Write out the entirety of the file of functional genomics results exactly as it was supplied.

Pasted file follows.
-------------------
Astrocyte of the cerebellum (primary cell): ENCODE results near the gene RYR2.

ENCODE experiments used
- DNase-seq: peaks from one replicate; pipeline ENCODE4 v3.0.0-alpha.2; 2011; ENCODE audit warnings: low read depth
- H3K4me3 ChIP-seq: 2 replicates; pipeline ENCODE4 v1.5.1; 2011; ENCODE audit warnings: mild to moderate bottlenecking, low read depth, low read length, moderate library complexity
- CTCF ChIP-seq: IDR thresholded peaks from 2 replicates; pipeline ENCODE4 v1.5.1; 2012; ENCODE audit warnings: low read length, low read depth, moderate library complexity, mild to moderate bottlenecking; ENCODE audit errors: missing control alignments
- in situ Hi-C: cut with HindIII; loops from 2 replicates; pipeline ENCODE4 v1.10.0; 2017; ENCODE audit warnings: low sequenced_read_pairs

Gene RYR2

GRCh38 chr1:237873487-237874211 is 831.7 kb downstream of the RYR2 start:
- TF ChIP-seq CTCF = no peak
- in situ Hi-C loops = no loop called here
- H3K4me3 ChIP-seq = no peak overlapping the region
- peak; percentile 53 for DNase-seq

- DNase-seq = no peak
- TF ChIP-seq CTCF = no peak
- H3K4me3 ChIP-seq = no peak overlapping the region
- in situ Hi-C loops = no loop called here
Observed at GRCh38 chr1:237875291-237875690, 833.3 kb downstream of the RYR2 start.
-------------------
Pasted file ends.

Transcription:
Astrocyte of the cerebellum (primary cell): ENCODE results near the gene RYR2.

ENCODE experiments used
- DNase-seq: peaks from one replicate; pipeline ENCODE4 v3.0.0-alpha.2; 2011; ENCODE audit warnings: low read depth
- H3K4me3 ChIP-seq: 2 replicates; pipeline ENCODE4 v1.5.1; 2011; ENCODE audit warnings: mild to moderate bottlenecking, low read depth, low read length, moderate library complexity
- CTCF ChIP-seq: IDR thresholded peaks from 2 replicates; pipeline ENCODE4 v1.5.1; 2012; ENCODE audit warnings: low read length, low read depth, moderate library complexity, mild to moderate bottlenecking; ENCODE audit errors: missing control alignments
- in situ Hi-C: cut with HindIII; loops from 2 replicates; pipeline ENCODE4 v1.10.0; 2017; ENCODE audit warnings: low sequenced_read_pairs

Gene RYR2

GRCh38 chr1:237873487-237874211 is 831.7 kb downstream of the RYR2 start:
- TF ChIP-seq CTCF = no peak
- in situ Hi-C loops = no loop called here
- H3K4me3 ChIP-seq = no peak overlapping the region
- peak; percentile 53 for DNase-seq

- DNase-seq = no peak
- TF ChIP-seq CTCF = no peak
- H3K4me3 ChIP-seq = no peak overlapping the region
- in situ Hi-C loops = no loop called here
Observed at GRCh38 chr1:237875291-237875690, 833.3 kb downstream of the RYR2 start.